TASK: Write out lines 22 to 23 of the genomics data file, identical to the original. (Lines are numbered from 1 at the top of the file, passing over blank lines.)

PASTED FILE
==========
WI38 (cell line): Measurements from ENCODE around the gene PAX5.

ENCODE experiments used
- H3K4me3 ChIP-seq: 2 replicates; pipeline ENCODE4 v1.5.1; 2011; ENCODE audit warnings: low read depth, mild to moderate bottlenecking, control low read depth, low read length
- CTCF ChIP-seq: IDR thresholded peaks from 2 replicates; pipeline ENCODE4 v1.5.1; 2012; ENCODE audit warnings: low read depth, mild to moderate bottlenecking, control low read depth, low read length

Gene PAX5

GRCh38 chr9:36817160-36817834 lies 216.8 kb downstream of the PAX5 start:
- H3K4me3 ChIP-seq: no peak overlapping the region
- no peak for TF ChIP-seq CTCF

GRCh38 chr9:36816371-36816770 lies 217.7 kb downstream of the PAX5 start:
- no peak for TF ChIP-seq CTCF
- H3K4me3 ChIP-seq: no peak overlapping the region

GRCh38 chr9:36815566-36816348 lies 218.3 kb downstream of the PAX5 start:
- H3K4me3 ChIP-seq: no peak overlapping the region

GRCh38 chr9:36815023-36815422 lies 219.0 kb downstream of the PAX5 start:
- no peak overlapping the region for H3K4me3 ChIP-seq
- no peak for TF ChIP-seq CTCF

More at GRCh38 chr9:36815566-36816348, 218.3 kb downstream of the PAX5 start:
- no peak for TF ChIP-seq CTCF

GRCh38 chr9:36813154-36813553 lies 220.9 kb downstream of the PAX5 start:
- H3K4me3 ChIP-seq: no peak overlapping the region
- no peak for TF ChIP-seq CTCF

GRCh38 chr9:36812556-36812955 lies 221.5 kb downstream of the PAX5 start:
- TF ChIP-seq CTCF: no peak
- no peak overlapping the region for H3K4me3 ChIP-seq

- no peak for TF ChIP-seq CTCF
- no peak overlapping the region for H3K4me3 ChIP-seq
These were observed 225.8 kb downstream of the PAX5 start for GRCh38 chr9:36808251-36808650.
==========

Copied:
GRCh38 chr9:36812556-36812955 lies 221.5 kb downstream of the PAX5 start:
- TF ChIP-seq CTCF: no peak